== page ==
* When you approach your destination & want listen to ATIS from 300-250NM you have to keep pressing TEST in the RTP the new thing is Press "TEST+OFF" till the RTP turns off then remove ur fingers and you will be able to listen to the ATIS with your hands free!!
* Another thing I discovered with the FMS but still yet have no idea what we can get useful from it, on the RTE page type the word "ORGN" instead of your departure airport 4 letters code and the FMS will accept it & if u turn your ND to the PLAN View you will see the word & airport of departure in the same exact place with the title ORGN
Hope you guys have more to share
Last edited by cpt_shawky; 17th Sep 2009 at 09:42.
If you think a weather diversion could be likely, you can type in the route from your destination to your alternate at the bottom of the current plan on the ROUTE page. You won't be able to finish with the alternate runway or STAR/Approach, so just put in the four letter ICAO code. This will allow you to view the route on the route page for orientation should the diversion become actually necessary, and any "direct" clearances can be seen as the route legs are already on the LEGS list.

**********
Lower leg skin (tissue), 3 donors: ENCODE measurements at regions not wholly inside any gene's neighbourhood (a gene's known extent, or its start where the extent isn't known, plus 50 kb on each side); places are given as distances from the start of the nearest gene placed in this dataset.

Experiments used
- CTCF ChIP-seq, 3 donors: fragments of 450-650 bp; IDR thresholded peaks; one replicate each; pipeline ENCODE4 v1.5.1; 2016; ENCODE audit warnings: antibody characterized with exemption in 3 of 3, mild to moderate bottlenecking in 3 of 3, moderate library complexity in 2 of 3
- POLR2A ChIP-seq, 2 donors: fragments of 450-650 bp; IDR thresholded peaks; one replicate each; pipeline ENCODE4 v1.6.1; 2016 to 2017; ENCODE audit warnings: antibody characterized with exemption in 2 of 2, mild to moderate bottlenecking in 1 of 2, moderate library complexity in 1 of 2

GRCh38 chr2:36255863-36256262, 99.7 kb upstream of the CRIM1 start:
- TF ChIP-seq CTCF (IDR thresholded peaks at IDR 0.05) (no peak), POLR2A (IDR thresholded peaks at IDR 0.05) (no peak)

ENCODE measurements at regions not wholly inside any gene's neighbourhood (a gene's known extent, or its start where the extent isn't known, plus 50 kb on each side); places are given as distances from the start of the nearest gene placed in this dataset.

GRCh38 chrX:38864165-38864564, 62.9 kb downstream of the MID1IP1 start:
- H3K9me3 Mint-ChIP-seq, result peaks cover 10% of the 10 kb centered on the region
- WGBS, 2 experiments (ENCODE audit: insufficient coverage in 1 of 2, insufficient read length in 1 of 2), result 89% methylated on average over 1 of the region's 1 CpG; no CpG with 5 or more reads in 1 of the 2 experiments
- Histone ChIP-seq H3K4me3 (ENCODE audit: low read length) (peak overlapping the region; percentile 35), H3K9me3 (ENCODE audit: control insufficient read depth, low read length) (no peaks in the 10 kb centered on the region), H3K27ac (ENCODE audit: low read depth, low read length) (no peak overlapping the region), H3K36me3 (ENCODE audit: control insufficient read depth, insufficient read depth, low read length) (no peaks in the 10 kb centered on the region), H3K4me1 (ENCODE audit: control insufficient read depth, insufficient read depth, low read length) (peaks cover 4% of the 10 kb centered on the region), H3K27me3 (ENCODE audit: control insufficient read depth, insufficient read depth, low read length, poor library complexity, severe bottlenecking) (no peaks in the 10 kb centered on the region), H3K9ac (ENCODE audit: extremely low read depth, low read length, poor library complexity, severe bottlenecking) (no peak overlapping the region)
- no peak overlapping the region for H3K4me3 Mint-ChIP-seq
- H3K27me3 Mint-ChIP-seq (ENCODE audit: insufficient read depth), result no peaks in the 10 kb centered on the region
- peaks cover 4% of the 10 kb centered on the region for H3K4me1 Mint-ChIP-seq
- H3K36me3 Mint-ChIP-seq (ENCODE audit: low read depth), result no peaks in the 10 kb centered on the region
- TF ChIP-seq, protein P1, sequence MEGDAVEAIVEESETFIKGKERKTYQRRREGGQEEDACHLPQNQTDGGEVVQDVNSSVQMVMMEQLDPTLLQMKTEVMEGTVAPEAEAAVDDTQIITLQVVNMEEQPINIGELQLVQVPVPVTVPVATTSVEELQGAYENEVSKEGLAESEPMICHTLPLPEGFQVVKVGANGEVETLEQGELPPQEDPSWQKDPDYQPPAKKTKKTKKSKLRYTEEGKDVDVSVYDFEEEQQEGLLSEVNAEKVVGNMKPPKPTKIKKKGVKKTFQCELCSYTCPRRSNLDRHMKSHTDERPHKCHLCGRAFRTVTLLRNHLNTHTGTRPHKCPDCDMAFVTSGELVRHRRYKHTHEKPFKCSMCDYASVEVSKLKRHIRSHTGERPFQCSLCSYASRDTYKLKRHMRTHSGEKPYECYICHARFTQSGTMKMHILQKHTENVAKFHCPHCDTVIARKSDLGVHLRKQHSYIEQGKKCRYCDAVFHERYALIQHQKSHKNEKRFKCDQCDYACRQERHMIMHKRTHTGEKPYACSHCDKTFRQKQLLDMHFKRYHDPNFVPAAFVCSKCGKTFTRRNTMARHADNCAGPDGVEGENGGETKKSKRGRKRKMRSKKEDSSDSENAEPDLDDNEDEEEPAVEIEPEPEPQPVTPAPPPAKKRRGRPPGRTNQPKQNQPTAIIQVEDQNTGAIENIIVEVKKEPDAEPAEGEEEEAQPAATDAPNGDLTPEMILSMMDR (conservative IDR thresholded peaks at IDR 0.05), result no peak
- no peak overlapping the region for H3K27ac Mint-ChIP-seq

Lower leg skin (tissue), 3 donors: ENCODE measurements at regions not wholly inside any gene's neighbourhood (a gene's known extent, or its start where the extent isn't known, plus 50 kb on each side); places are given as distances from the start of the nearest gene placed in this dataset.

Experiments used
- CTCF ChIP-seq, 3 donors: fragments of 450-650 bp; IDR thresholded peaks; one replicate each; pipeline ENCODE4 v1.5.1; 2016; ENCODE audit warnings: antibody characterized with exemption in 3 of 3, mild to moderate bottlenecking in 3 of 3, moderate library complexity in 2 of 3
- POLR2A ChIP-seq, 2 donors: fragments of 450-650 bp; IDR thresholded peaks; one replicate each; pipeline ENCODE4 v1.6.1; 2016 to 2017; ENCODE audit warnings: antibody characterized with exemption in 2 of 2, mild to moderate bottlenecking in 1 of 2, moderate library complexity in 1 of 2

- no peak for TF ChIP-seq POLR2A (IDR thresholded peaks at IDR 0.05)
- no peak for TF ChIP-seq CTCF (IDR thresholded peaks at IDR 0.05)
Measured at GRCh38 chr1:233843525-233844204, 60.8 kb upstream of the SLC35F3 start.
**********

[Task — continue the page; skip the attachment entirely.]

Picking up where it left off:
If you think an instant diversion is necessary, think "RALFIE". R for Route - change the destination on the ROUTE page to your new airport. A - ARRIVAL select the runway and ILS likely die to winds or ATC information on the ARR page. L - LEGS get to the bottom of the legs page, and bring the new ILS initial fix to the top. F - FIX place the airport identifier in th eFIX page, with a 25 mile circle to remind you of terrain etc. I - INIT/REF hit the init ref page to select the Vref, and see the ILS frequency, ILS course and runway length displayed so you can tune them up. For the -700 an appropriate autobrake setting is (9 - [number of 1000 feet of runway] ) E - Elevation - go to INDEX>NAV DATA>Airport enter the airport identifier and you will see the info page giving the Elevation. Set this in the pressurisation window, and if you like add 200 feet for a rough ILS minima. 20 seconds work gives you everything you need to put the aircraft on the ground at an "unknown" airport.
If you have an older update, you can access the Alternate and Nearest airports page (if your company hasn't paid for them anyway) by placing a random offset in the offset page, then pressing the "erase" line select key on both CDUs simultaneously.